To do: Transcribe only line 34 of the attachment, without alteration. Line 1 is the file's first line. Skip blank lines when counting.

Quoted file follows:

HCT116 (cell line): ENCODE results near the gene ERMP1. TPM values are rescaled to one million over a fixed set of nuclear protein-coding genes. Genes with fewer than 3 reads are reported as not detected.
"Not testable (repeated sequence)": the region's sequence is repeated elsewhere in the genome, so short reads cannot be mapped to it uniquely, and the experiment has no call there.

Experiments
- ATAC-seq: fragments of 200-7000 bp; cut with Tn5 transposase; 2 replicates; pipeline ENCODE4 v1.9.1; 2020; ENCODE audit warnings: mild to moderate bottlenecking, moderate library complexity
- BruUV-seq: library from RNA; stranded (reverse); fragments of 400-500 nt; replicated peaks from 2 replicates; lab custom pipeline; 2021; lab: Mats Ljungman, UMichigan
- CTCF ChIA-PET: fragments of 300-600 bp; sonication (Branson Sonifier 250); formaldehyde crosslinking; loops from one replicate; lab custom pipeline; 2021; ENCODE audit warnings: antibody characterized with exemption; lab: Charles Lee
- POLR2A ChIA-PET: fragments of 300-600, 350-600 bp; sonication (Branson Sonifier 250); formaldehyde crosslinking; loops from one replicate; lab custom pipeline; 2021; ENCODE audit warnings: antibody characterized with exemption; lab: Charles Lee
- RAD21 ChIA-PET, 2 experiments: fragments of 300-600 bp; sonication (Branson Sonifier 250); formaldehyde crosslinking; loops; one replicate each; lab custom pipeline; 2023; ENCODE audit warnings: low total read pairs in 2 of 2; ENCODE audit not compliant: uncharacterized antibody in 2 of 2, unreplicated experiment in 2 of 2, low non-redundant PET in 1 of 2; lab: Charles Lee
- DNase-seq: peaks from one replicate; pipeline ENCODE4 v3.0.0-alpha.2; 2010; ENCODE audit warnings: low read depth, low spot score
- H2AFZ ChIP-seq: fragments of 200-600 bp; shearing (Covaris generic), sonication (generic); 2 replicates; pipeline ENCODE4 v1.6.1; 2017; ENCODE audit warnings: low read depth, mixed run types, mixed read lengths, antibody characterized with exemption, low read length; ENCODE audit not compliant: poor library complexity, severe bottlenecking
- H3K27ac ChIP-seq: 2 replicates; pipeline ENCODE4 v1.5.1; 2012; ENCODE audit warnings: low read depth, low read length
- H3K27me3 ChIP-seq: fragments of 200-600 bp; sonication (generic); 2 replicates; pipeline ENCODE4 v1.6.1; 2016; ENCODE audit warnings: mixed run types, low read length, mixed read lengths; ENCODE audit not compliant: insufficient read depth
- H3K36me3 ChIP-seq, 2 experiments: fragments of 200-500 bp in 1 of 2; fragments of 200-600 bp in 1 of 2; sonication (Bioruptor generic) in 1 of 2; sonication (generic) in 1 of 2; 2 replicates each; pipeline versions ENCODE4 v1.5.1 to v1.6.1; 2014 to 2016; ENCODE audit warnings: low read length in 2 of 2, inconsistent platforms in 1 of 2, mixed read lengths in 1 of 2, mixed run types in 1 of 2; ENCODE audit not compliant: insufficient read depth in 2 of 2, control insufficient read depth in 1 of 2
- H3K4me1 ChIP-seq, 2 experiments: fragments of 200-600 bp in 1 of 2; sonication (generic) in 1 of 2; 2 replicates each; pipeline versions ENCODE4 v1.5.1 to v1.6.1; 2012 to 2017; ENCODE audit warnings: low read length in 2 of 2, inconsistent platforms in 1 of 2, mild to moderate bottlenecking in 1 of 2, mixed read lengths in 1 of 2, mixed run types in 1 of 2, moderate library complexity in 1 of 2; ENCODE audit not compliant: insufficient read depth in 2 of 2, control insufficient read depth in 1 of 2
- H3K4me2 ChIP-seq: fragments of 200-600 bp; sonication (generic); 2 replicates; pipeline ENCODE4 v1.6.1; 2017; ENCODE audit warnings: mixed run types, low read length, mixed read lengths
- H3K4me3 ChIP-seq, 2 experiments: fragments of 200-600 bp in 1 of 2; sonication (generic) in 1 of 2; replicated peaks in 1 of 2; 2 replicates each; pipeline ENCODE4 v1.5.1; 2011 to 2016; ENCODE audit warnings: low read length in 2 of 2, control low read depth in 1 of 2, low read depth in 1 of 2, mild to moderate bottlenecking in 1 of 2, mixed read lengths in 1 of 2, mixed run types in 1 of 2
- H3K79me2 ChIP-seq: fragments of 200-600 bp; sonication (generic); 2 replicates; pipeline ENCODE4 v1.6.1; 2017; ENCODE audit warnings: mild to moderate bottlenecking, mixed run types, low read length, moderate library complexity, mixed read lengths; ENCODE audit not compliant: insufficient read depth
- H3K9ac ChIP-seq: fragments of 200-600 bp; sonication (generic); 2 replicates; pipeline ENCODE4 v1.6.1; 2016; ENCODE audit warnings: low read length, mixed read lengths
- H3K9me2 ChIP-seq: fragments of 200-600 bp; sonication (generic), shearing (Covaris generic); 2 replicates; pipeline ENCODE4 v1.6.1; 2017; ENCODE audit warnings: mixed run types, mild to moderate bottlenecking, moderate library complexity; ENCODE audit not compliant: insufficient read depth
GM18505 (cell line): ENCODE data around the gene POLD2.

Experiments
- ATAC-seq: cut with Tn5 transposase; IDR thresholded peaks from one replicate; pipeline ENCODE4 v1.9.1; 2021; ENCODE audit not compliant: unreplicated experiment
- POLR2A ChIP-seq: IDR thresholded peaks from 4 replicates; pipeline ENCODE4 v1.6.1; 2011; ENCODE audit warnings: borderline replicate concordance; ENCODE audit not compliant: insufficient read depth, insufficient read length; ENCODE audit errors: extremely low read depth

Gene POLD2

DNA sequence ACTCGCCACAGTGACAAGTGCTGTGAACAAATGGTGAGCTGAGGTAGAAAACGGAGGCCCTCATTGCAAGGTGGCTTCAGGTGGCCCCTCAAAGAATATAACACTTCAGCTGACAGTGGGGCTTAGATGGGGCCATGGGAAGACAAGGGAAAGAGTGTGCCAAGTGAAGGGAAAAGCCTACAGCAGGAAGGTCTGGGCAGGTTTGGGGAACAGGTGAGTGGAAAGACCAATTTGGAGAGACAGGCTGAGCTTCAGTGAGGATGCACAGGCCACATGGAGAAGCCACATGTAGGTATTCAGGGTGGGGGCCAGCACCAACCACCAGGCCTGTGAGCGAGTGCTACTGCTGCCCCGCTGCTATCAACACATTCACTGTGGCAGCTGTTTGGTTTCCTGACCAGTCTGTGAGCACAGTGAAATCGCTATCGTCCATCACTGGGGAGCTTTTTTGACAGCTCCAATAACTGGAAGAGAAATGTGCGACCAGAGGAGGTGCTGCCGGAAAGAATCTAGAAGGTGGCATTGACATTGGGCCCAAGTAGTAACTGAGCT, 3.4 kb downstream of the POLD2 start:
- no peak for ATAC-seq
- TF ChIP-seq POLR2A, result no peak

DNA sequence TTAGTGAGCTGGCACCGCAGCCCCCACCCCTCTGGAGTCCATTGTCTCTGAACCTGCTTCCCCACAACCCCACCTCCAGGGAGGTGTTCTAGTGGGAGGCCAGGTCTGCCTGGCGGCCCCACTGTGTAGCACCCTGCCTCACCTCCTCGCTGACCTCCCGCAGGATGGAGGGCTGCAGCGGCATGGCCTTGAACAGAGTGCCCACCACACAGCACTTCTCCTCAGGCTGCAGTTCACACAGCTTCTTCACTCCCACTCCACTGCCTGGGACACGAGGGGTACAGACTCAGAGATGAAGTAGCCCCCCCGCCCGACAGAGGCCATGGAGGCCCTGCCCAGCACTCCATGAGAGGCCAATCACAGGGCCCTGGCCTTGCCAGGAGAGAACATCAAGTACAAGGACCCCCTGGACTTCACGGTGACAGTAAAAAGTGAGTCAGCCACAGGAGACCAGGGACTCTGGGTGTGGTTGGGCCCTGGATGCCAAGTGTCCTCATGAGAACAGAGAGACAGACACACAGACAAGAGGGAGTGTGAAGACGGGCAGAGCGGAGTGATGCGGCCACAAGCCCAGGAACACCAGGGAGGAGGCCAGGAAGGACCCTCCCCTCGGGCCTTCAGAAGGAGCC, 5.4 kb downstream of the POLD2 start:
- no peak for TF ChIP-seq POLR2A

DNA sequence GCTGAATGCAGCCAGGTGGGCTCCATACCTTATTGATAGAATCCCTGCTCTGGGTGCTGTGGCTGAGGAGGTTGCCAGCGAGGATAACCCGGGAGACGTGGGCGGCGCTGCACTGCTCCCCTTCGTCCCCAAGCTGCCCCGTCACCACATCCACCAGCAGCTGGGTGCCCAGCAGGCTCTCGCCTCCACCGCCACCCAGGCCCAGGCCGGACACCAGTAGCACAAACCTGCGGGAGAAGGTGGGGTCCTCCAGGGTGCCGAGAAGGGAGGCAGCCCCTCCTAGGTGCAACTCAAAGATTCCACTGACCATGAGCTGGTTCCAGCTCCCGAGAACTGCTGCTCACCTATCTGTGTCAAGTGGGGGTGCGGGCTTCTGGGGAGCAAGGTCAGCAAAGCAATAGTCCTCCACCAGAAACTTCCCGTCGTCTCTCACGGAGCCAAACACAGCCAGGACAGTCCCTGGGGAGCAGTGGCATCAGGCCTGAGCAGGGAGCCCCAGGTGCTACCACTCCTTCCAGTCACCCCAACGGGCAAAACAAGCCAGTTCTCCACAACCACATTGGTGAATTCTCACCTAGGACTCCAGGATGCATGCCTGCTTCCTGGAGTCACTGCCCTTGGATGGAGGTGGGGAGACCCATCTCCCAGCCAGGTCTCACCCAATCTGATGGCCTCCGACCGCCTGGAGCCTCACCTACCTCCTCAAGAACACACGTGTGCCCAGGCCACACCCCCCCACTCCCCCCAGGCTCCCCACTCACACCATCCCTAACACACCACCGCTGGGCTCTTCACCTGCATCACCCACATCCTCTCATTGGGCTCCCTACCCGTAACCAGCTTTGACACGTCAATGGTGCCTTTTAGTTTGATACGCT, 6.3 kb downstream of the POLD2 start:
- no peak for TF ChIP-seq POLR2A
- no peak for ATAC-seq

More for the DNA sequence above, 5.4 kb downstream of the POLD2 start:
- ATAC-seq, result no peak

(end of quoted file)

- ATAC-seq, result no peak